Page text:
To see where waterfowl migratory pathways are, visit the websites for wildlife organizations such as the National Wildlife Federation and the U.S. Fish & Wildlife Service. Other organizations that provide migratory flyway maps include Flways.us and Ducks Unlimited.
The National Wildlife Federation provides a map of the four major migratory pathways, which are also called flyways, on its website. The NWF website also offers information about the geography of waterfowl flyways.
The U.S. Fish & Wildlife Service publishes a basic waterfowl migration path map, and provides links to the governmental associations responsible for managing each flyway. Many of the links on the U.S. FWS website direct to Flyways.us, a collaborative website that brings together information from waterfowl managers around the country.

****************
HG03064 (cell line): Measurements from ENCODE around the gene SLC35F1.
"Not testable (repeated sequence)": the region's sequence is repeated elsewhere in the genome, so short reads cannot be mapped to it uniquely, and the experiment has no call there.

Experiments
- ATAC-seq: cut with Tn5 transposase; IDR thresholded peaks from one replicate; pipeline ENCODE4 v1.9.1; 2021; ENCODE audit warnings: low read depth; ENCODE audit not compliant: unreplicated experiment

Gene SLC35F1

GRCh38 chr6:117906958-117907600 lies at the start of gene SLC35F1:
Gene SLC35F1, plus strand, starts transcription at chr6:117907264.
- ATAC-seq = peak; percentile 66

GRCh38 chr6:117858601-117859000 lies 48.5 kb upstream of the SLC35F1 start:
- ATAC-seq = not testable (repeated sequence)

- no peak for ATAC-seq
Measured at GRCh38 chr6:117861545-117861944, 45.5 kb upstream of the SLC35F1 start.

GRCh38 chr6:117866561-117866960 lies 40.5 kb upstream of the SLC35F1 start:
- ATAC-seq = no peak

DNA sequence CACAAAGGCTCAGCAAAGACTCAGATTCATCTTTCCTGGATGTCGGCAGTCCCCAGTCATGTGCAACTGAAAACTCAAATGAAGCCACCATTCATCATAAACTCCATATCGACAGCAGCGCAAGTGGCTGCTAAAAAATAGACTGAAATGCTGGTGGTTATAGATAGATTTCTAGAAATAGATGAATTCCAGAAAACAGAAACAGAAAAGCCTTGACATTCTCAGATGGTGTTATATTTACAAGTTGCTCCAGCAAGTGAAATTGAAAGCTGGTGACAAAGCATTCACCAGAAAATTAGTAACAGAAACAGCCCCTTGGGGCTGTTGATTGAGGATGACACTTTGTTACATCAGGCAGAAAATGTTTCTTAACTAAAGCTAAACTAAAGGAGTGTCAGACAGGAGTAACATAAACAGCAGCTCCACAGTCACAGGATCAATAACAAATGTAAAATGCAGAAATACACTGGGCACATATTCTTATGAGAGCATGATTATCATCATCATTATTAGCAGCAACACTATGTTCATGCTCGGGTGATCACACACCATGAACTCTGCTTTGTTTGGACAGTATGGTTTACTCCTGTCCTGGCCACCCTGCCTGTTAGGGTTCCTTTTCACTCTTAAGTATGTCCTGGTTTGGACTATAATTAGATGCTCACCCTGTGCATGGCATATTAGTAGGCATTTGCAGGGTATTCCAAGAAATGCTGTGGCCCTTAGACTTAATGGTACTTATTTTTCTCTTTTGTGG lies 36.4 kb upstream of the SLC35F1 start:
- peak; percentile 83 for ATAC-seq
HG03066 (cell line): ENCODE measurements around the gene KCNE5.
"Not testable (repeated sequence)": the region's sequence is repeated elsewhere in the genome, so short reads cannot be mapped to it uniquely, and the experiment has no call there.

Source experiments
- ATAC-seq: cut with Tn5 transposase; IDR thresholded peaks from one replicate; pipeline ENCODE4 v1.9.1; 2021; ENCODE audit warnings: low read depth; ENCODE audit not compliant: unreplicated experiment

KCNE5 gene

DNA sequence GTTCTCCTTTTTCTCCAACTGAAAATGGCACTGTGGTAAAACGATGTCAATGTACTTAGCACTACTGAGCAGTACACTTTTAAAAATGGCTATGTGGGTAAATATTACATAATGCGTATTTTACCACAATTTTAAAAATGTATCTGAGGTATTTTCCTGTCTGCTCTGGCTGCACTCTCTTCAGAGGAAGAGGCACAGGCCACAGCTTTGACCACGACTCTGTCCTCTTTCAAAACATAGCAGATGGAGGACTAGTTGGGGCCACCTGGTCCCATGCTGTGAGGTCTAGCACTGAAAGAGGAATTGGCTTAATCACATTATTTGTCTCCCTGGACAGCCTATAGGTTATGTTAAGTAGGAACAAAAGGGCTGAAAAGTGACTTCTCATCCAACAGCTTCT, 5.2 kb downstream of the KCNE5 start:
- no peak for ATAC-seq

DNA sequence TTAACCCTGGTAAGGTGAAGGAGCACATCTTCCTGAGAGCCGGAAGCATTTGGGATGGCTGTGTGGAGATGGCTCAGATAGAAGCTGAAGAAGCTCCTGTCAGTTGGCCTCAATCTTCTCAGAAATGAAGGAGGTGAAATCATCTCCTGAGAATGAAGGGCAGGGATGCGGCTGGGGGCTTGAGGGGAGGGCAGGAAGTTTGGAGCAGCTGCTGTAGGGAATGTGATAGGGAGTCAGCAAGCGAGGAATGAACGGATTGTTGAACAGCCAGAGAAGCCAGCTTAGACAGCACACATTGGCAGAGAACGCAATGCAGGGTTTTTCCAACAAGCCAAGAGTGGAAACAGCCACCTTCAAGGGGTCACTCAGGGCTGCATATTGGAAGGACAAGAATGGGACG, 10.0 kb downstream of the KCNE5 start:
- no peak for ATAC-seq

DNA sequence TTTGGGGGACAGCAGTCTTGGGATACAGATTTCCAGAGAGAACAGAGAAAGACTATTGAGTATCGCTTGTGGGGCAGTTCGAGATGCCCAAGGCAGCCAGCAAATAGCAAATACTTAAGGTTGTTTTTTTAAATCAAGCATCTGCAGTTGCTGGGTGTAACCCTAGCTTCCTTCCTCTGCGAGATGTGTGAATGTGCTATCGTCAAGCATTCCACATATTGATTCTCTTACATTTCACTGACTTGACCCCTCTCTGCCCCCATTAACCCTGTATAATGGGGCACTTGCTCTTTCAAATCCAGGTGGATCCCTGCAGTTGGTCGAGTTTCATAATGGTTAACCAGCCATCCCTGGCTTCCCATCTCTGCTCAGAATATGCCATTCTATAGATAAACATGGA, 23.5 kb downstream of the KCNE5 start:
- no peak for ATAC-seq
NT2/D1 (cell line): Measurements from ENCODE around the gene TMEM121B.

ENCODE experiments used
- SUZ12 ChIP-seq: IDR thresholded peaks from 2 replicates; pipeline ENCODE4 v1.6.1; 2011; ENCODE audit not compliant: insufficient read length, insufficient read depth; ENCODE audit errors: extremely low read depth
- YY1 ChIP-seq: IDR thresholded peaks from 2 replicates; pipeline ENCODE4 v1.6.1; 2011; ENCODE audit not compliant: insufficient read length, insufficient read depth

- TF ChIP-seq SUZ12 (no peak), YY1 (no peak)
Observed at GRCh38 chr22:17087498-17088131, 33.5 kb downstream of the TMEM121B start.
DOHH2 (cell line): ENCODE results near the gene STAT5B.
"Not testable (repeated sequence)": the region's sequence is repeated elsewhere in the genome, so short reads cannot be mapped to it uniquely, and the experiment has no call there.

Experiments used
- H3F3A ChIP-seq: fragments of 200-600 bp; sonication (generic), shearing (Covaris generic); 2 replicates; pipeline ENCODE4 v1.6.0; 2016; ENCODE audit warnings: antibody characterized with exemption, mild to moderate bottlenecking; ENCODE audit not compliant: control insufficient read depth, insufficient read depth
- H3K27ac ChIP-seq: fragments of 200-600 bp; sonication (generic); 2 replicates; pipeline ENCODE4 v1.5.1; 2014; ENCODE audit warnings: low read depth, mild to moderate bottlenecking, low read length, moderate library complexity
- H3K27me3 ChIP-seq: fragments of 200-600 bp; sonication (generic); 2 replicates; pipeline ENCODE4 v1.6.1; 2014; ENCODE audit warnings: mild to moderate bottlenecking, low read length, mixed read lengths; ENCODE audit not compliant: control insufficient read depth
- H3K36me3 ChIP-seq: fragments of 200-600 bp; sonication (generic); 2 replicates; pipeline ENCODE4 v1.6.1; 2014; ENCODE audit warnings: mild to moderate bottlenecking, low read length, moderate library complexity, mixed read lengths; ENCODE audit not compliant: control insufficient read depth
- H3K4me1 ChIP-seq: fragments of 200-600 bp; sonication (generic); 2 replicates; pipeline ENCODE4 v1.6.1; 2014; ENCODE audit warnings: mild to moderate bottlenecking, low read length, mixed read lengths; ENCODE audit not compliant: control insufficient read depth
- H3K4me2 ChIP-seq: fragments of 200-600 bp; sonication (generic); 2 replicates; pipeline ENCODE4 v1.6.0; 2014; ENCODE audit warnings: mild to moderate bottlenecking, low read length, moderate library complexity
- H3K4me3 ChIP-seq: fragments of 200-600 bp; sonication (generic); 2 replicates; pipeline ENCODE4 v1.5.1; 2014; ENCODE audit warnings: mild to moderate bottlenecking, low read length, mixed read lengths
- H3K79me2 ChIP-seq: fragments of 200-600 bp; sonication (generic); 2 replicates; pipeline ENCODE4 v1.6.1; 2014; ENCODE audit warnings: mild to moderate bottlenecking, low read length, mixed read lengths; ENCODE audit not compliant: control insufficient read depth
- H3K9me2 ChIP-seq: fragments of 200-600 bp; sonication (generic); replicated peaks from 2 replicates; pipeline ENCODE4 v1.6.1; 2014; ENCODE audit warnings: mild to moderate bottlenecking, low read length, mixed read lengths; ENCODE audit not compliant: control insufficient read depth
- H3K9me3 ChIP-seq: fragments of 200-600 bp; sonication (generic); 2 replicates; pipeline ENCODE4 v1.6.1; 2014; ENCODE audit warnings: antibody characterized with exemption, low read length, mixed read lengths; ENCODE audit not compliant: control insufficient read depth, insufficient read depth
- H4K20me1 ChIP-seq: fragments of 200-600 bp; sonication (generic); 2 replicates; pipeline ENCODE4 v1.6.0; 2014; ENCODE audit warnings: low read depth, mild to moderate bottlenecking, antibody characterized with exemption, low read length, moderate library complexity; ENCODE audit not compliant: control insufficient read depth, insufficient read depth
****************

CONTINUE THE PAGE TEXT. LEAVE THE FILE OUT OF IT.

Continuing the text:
At Flyways.us, visitors can view both administrative and biological flyway maps. The administrative maps divide the flyways by state. The biological flyway map represents the actual paths that waterfowl groups take as they migrate, and shows the places where different paths intersect during migration. Flyways.us also provides information about different types of waterfowl in the United States.
The Ducks Unlimited website publishes a simple flyway map. Visitors can also read about the Ducks Unlimited conservation projects in each of the four flyways.